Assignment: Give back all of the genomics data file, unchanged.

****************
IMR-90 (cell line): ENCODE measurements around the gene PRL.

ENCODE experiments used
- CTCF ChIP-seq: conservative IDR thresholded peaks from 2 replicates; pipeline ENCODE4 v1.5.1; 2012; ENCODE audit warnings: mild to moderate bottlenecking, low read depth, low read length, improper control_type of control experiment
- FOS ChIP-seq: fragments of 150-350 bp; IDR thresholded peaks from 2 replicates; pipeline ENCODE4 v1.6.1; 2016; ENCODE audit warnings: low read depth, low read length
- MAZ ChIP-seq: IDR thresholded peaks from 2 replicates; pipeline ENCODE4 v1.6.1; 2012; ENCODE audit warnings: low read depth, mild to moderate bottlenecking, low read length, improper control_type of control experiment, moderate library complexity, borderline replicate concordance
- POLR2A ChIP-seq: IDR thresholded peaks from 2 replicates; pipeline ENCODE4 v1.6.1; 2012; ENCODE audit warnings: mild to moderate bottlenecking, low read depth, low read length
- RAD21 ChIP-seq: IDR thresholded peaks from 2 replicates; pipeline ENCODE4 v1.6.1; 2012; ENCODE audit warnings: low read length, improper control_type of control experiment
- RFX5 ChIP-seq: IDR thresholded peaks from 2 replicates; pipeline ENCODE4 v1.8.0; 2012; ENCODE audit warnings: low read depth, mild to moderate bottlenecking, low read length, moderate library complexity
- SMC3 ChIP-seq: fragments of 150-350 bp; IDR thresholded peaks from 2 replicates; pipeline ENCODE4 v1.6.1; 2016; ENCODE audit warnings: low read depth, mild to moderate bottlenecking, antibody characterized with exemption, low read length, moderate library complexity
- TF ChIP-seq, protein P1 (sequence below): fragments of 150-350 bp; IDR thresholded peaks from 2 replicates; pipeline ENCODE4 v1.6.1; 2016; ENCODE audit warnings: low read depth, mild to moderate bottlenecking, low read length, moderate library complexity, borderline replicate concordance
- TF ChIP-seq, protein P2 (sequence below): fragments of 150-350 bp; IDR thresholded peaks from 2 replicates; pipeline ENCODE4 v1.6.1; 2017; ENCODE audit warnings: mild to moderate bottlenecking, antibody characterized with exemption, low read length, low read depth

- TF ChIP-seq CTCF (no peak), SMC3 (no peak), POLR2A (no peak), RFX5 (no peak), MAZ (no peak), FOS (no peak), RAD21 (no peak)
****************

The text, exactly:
IMR-90 (cell line): ENCODE measurements around the gene PRL.

ENCODE experiments used
- CTCF ChIP-seq: conservative IDR thresholded peaks from 2 replicates; pipeline ENCODE4 v1.5.1; 2012; ENCODE audit warnings: mild to moderate bottlenecking, low read depth, low read length, improper control_type of control experiment
- FOS ChIP-seq: fragments of 150-350 bp; IDR thresholded peaks from 2 replicates; pipeline ENCODE4 v1.6.1; 2016; ENCODE audit warnings: low read depth, low read length
- MAZ ChIP-seq: IDR thresholded peaks from 2 replicates; pipeline ENCODE4 v1.6.1; 2012; ENCODE audit warnings: low read depth, mild to moderate bottlenecking, low read length, improper control_type of control experiment, moderate library complexity, borderline replicate concordance
- POLR2A ChIP-seq: IDR thresholded peaks from 2 replicates; pipeline ENCODE4 v1.6.1; 2012; ENCODE audit warnings: mild to moderate bottlenecking, low read depth, low read length
- RAD21 ChIP-seq: IDR thresholded peaks from 2 replicates; pipeline ENCODE4 v1.6.1; 2012; ENCODE audit warnings: low read length, improper control_type of control experiment
- RFX5 ChIP-seq: IDR thresholded peaks from 2 replicates; pipeline ENCODE4 v1.8.0; 2012; ENCODE audit warnings: low read depth, mild to moderate bottlenecking, low read length, moderate library complexity
- SMC3 ChIP-seq: fragments of 150-350 bp; IDR thresholded peaks from 2 replicates; pipeline ENCODE4 v1.6.1; 2016; ENCODE audit warnings: low read depth, mild to moderate bottlenecking, antibody characterized with exemption, low read length, moderate library complexity
- TF ChIP-seq, protein P1 (sequence below): fragments of 150-350 bp; IDR thresholded peaks from 2 replicates; pipeline ENCODE4 v1.6.1; 2016; ENCODE audit warnings: low read depth, mild to moderate bottlenecking, low read length, moderate library complexity, borderline replicate concordance
- TF ChIP-seq, protein P2 (sequence below): fragments of 150-350 bp; IDR thresholded peaks from 2 replicates; pipeline ENCODE4 v1.6.1; 2017; ENCODE audit warnings: mild to moderate bottlenecking, antibody characterized with exemption, low read length, low read depth

- TF ChIP-seq CTCF (no peak), SMC3 (no peak), POLR2A (no peak), RFX5 (no peak), MAZ (no peak), FOS (no peak), RAD21 (no peak)